Africa has seen the ruin that resource riches can bring. In cities like Luanda in Angola and the South African metropolis of Johannesburg, glimmering corporate headquarters are often surrounded by shantytowns; sometimes the office towers themselves are abandoned once the commodities run out.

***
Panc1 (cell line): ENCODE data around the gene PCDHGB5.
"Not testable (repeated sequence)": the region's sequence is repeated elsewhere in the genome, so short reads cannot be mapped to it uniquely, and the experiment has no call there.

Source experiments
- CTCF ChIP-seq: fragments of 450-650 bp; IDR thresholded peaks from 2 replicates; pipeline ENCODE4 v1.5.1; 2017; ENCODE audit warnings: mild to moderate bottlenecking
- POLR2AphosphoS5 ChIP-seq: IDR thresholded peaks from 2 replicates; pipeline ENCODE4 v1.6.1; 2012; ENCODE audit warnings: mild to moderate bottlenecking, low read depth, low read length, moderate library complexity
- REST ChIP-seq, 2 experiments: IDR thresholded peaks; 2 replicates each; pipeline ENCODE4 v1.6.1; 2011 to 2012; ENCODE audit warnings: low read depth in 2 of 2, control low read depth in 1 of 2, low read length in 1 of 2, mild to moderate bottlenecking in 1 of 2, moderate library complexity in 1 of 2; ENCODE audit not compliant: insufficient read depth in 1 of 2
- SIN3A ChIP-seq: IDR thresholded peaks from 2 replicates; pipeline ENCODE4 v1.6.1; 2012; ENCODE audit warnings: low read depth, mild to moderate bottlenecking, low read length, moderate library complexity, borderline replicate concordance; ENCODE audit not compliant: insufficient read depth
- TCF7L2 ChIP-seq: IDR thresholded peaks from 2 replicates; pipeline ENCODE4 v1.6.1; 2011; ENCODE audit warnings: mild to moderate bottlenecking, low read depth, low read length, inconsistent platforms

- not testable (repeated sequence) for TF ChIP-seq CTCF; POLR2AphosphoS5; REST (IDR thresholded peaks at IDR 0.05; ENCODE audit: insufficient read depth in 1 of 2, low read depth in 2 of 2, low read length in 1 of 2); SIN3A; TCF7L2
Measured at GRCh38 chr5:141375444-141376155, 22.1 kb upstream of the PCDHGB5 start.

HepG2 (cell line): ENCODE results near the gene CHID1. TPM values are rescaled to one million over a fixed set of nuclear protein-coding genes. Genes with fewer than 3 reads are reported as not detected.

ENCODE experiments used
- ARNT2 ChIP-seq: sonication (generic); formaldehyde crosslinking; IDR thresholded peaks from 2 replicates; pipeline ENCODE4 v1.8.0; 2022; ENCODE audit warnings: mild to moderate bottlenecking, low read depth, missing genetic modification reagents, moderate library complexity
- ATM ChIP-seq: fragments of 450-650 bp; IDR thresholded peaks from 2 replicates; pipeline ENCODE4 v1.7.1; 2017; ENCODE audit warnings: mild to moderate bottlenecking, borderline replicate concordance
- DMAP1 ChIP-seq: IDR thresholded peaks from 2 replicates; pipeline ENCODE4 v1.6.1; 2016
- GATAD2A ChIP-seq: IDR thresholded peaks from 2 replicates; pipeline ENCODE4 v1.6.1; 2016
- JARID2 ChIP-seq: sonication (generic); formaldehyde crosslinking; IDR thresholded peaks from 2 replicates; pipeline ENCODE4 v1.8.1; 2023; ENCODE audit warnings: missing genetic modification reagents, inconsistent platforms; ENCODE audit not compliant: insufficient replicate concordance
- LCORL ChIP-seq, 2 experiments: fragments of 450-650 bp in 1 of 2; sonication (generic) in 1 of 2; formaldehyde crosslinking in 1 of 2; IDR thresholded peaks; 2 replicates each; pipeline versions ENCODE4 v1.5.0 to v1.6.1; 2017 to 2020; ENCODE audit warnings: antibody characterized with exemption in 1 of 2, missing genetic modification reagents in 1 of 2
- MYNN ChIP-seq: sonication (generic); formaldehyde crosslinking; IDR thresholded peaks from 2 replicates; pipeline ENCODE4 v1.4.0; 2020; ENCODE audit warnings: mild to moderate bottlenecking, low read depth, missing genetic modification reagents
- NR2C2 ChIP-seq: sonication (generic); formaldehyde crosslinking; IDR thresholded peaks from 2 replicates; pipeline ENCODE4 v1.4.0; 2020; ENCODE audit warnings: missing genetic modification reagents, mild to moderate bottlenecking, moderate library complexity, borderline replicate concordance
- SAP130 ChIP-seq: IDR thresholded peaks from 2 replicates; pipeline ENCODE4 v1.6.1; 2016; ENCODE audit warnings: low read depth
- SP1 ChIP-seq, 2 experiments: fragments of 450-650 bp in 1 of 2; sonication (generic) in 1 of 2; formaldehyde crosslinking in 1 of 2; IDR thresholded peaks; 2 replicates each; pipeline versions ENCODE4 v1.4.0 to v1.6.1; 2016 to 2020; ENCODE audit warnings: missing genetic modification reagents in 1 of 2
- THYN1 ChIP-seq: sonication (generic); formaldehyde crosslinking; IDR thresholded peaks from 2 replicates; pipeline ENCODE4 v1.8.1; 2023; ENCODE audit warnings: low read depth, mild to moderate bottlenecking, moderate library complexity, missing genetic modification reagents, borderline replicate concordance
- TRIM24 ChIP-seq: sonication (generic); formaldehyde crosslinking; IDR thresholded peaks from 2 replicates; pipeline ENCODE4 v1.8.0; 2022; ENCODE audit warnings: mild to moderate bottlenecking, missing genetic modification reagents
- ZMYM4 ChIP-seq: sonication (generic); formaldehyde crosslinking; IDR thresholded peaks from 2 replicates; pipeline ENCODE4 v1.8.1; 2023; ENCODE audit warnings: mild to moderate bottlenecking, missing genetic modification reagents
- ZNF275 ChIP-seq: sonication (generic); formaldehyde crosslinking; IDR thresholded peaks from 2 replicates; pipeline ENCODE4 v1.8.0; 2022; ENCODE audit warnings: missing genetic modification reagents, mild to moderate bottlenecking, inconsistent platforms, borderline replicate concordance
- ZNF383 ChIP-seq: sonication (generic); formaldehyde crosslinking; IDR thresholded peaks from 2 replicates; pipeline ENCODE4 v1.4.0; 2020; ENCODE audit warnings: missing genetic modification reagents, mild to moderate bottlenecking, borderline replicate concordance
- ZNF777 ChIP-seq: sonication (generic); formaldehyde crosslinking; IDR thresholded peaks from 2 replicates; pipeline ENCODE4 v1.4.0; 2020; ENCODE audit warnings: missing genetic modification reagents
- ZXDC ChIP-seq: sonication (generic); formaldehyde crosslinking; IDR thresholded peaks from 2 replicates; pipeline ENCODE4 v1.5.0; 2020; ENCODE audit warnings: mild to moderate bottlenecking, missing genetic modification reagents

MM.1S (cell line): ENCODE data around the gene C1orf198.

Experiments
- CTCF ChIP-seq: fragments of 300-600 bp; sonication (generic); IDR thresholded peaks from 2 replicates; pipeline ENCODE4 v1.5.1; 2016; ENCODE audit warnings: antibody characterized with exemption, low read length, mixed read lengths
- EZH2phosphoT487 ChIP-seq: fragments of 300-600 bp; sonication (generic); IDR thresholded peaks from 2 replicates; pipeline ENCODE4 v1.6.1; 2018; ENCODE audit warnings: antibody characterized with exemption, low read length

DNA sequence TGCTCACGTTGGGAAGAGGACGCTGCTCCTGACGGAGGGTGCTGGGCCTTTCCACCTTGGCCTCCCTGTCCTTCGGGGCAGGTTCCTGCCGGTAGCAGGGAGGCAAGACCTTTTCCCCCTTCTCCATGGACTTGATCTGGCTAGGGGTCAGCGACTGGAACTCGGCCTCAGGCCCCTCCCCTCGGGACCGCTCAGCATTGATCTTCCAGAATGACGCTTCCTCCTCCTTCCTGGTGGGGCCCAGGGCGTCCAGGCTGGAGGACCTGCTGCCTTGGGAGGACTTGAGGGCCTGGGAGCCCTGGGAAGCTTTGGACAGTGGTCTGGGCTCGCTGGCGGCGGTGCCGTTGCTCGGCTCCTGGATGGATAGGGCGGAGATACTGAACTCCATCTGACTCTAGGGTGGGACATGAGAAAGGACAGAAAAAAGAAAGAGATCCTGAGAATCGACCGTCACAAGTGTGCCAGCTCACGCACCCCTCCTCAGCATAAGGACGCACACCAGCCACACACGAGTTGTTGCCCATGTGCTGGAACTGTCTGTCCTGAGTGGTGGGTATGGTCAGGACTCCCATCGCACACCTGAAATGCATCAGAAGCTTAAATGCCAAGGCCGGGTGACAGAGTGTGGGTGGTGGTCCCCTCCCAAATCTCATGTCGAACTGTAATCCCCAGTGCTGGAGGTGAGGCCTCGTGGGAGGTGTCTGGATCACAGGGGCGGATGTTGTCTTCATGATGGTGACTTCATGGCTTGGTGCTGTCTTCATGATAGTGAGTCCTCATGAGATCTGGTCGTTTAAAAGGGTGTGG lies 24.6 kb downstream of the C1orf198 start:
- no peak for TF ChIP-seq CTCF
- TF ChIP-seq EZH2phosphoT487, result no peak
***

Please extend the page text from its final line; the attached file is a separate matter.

The nation of Botswana is trying not to fall deeply into that trap. Its economy relies heavily on diamond mining — it’s the home of the Jwaneng open-pit mine, the world’s richest, which is run jointly with the U.K.-based De Beers Group. But the government is acutely aware that diamond mining is not forever. Unemployment and income inequality are a growing concern in this country of about 2.3 million people. Botswana doesn’t dig up the number of carats it used to, and has set out to lure new investment beyond the minerals sector, which accounts for 80% of the nation’s export earnings and is the biggest single contributor to government revenue. To do that, it’s turning to an economic development tool familiar to cities around the globe — a technology and innovation hub, housed in a striking new signature building.